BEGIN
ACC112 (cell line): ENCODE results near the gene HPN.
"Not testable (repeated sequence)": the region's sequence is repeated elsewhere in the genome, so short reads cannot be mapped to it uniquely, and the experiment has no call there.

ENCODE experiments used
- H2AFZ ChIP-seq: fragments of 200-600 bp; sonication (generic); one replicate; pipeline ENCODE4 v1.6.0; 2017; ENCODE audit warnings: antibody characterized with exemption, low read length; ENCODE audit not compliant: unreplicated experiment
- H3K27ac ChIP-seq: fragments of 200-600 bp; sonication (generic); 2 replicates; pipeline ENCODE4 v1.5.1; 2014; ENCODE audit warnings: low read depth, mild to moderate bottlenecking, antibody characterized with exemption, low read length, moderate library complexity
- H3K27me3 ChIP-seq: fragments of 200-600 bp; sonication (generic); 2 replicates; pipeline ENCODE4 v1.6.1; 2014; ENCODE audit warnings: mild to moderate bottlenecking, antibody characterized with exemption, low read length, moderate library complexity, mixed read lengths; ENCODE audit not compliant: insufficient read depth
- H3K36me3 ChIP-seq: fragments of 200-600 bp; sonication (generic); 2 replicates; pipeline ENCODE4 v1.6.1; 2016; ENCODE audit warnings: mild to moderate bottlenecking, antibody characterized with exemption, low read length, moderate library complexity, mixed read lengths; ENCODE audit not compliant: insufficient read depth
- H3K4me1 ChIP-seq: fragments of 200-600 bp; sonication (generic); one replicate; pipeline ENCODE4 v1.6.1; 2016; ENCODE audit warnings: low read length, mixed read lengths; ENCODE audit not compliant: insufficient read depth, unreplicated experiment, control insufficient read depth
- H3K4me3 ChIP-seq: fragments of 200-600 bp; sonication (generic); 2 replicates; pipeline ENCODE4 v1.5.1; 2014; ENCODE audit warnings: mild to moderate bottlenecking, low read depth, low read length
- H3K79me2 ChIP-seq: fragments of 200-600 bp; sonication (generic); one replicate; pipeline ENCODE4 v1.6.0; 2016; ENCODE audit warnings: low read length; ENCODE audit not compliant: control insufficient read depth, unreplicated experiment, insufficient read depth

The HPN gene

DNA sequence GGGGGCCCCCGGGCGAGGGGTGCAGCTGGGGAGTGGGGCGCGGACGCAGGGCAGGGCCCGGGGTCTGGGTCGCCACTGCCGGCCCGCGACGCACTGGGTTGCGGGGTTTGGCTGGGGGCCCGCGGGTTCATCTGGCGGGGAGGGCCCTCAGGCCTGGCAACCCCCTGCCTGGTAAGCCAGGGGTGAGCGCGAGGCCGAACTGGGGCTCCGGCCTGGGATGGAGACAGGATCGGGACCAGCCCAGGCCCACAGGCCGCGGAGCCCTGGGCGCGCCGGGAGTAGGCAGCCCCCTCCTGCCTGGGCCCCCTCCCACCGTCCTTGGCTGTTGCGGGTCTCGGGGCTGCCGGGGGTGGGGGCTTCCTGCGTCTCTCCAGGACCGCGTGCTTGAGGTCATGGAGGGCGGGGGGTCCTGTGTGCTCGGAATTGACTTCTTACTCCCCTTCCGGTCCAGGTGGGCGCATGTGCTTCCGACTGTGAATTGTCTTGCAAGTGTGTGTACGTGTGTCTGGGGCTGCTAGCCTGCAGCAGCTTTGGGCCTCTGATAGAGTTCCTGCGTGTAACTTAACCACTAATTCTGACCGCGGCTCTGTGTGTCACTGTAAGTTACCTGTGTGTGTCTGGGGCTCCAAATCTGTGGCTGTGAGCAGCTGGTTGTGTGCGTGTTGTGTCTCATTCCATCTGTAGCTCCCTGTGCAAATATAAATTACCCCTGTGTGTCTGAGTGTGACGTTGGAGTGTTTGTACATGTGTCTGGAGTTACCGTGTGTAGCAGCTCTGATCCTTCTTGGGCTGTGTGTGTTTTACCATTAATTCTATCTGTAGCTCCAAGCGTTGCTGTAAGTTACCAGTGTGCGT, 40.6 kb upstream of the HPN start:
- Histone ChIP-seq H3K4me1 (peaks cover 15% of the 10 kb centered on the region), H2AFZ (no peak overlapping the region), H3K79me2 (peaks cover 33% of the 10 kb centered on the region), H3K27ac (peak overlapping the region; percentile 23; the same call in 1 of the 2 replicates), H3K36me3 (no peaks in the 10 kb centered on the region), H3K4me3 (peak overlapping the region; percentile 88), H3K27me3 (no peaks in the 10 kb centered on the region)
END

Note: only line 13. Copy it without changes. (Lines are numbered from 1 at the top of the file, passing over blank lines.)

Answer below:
- Histone ChIP-seq H3K4me1 (peaks cover 15% of the 10 kb centered on the region), H2AFZ (no peak overlapping the region), H3K79me2 (peaks cover 33% of the 10 kb centered on the region), H3K27ac (peak overlapping the region; percentile 23; the same call in 1 of the 2 replicates), H3K36me3 (no peaks in the 10 kb centered on the region), H3K4me3 (peak overlapping the region; percentile 88), H3K27me3 (no peaks in the 10 kb centered on the region)